Does long-running strike call for new law?

In the House with Huw Merriman SUS-151007-132058001

In the House with Huw Merriman SUS-151007-132058001

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As 2017 begins, the Southern Rail strikes are now entering their tenth month. I have written before of the sheer frustration of these strikes being held when jobs and pay for rail staff have been guaranteed for years to come.

The unions maintain that they are striking solely on the grounds of safety. Last autumn, in order to get an authoritative opinion on this issue, I asked the independent Rail Safety Regulator, when he appeared before the Transport Select Committee, to undertake an investigation and give an opinion. The Regulator is the person ultimately responsible for rail safety so I hoped this would put an end to the debate and help passengers understand the opposing arguments from Southern Rail and the unions.

To my frustration, the Rail Safety Regulator (who acts as Her Majesty’s Chief Inspector of Railways and Director of Rail Safety) was unwilling to undertake a detailed investigation as he was concerned that his office would become embroiled in the dispute. He did, however, confirm to me in writing that the practice of drivers operating doors has been successfully used on other parts of the UK’s rail network for many years and, with the correct steps taken, should be similarly safe on Southern.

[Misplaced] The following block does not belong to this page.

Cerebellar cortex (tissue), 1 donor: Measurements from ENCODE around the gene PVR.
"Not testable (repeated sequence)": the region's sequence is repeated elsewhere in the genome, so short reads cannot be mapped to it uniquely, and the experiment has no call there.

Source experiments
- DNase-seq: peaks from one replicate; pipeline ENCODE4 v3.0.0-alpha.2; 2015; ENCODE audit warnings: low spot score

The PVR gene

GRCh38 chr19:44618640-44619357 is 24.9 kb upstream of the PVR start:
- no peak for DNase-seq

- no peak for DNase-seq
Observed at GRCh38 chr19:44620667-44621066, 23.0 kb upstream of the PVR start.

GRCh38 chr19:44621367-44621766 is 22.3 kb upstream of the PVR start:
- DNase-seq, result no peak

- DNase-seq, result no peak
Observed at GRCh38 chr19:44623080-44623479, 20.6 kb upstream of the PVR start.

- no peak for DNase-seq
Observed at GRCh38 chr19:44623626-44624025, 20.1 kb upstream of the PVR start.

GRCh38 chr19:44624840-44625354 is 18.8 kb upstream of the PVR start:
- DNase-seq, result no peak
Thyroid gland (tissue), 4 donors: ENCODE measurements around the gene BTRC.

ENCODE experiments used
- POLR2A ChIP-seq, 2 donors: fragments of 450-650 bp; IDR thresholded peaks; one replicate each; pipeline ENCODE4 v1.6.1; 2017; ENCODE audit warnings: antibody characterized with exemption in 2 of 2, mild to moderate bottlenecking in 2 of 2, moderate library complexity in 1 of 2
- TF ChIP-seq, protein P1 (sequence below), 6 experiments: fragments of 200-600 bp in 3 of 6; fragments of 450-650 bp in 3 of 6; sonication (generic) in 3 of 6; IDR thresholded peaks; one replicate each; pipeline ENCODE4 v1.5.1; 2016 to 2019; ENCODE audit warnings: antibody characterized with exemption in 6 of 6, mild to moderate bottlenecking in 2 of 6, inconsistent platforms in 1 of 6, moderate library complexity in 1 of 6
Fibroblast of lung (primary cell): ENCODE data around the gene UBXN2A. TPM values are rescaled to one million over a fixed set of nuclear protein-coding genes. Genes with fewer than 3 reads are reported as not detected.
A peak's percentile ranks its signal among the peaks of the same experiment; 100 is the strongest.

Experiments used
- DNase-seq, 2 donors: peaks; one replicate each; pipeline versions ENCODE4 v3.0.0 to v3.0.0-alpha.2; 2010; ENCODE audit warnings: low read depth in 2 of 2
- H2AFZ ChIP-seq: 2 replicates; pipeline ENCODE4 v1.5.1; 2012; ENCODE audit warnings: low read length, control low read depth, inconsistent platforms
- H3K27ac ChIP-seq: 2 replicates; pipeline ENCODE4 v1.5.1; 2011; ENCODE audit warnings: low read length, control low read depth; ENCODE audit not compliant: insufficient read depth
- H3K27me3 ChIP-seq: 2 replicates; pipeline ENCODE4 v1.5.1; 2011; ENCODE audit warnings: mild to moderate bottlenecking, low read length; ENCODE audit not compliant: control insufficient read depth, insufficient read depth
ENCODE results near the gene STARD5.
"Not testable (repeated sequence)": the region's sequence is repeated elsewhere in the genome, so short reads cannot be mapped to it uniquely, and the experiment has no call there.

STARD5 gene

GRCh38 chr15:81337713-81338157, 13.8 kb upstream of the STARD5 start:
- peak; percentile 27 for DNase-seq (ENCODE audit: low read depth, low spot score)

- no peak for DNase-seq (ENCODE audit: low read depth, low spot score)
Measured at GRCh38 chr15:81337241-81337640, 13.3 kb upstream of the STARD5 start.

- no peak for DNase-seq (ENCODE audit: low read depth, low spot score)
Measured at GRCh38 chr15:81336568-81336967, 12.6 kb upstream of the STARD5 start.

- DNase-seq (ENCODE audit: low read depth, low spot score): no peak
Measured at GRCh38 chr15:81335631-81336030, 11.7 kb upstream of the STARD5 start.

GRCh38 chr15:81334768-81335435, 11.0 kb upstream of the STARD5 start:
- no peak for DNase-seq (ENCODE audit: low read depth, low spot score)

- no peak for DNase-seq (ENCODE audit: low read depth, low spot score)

It appears that the longevity of this appalling dispute and the impact on safety and overcrowding when trains are cancelled at the last minute, has now caused the Rail Safety Regulator to carry out an investigation. Safety inspectors have spent time on the Southern network visiting stations on the new trains and examining the technology being tested. The findings confirm that Southern will be meeting the standards required for this technology to be safely implemented. The Regulator also found that some additional safety practices adopted by Southern, such as allowing drivers to use cameras as the train moves along the platform, is an enhancement to the driver only operated services that exist on 30% of the UK’s rail network and the underground.

This is a positive step and, I hope, will provide the independent evidence that driver-only operated trains are safe. We are all entitled to hold an opinion on this matter. However, only The Rail Safety Regulator is qualified, through statutory and legal powers, to determine whether driver-only operation is safe.

I hope, with this new report showing that there is not a safety issue with Southern Rail, the unions will now return to work and let constituents get to work, school or college in 2017 as they are entitled to do.

If this does not happen then constituents are entitled to keep demanding that more should be done by Government and Parliament. The only remaining course of action would be to create new laws to stop industrial action which is disproportionate and where the rationale does not appear to be based on qualified and independent evidence. I have a private member’s bill ready for such a new law to be introduced. Let’s hope it is not needed.